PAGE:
Zwischenräume develops an autonomous sculptural practice that embeds robots into the architectural fabric of a gallery. It is the first installation in a series of works that explore the anatomical trauma of a machine augmented environment and its performative potential.
Embedded into walls, the robots produce cracks, holes and scars to survey, collaborate, provoke, conspire, and intervene. Each machine assembly interacts and networks with the other machines by re-sculpting its environment. The work adopts methods from urban combat and anti-terrorist visual intelligence to construct an autonomous environment that is intrinsically motivated to look at and study the temporary inhabitants, and develop strategies on how to attract attention, provoke and conspire. The architectural fabric becomes the medium for the agents’ communication and intervention.
The aim of this robotic sculptural practice is to attach a process to the environment, rather than creating a machine spectacle. The installation injects itself, disturbs and transforms our environment. Yet this disturbance is not a trace manifesting a transformative event in the past. Rather, the process of injecting itself is ongoing as the machine-augmented environment evolves based on mutual perturbations between the material conditions of the space and the movements and actions of its inhabitants and the adaptive behaviours of the machines agents.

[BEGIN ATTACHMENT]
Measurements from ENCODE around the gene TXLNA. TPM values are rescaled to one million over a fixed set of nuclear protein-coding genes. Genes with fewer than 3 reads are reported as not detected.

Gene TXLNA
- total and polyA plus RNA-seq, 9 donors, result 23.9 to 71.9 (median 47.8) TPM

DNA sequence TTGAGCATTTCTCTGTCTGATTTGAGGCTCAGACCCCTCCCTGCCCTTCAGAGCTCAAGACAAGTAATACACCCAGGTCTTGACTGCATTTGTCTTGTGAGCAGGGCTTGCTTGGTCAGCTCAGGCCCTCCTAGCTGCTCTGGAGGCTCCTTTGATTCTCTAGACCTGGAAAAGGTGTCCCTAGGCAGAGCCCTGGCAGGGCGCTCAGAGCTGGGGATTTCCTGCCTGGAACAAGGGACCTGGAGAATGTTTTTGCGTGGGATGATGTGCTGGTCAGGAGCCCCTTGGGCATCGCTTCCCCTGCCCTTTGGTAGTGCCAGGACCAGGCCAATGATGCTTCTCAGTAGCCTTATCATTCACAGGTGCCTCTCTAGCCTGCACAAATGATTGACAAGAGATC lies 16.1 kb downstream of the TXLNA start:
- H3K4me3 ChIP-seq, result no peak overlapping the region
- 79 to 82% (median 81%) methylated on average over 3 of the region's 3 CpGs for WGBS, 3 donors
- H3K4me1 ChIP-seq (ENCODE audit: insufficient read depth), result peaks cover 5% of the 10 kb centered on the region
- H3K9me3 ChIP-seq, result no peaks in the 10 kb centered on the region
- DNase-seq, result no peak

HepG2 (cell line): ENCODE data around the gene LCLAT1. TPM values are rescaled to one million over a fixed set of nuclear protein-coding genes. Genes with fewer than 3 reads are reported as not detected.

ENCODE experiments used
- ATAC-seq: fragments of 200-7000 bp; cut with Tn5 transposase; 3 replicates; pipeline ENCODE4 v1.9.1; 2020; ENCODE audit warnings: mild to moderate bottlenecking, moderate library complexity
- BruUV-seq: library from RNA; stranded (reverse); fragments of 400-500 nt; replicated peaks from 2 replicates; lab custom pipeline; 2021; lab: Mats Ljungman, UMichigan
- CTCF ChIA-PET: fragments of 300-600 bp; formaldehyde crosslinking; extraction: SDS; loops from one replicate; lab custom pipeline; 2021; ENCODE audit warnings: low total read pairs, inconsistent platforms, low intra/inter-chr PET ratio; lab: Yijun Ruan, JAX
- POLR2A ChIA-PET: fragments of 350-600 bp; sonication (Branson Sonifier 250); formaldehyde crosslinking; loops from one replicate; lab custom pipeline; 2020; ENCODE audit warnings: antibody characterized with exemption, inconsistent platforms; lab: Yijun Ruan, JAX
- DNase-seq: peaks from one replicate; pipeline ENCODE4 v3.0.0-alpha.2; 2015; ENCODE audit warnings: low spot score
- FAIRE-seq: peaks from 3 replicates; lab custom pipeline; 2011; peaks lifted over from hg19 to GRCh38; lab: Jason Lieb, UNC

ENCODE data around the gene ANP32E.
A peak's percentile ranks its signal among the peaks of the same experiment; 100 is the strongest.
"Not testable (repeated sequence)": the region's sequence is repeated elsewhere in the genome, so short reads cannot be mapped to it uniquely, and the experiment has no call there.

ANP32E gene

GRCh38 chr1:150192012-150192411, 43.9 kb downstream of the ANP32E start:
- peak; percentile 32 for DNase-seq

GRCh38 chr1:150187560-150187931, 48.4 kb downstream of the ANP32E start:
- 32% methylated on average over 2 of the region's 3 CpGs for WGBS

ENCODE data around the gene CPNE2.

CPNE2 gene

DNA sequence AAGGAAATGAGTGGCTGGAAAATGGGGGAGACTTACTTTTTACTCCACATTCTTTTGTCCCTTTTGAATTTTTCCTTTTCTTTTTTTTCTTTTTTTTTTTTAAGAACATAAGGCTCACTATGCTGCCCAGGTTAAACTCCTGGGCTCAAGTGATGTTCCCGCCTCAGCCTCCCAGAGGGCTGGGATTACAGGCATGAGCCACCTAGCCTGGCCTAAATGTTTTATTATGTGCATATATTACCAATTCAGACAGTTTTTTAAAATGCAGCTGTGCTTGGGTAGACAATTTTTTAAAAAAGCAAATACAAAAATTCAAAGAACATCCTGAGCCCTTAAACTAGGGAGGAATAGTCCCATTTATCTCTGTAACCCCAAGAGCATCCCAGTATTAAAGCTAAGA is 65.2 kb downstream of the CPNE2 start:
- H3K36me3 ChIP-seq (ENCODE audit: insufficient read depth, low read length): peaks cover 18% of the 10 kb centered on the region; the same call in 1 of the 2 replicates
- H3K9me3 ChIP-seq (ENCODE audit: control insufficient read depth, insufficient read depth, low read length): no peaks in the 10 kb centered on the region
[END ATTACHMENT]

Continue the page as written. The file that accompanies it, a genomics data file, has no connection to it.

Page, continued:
Zwischenräume has been developed with the support of a COFA Faculty Research Grant and a New Work Grant from the Medienkunstbeirat (Media Arts Board) of the Austrian Federal Ministry for Education, the Arts and Culture, and has been exhibited at the Schauraum Angewandte at the MuseumsQuartier 21, Vienna, in June 2010.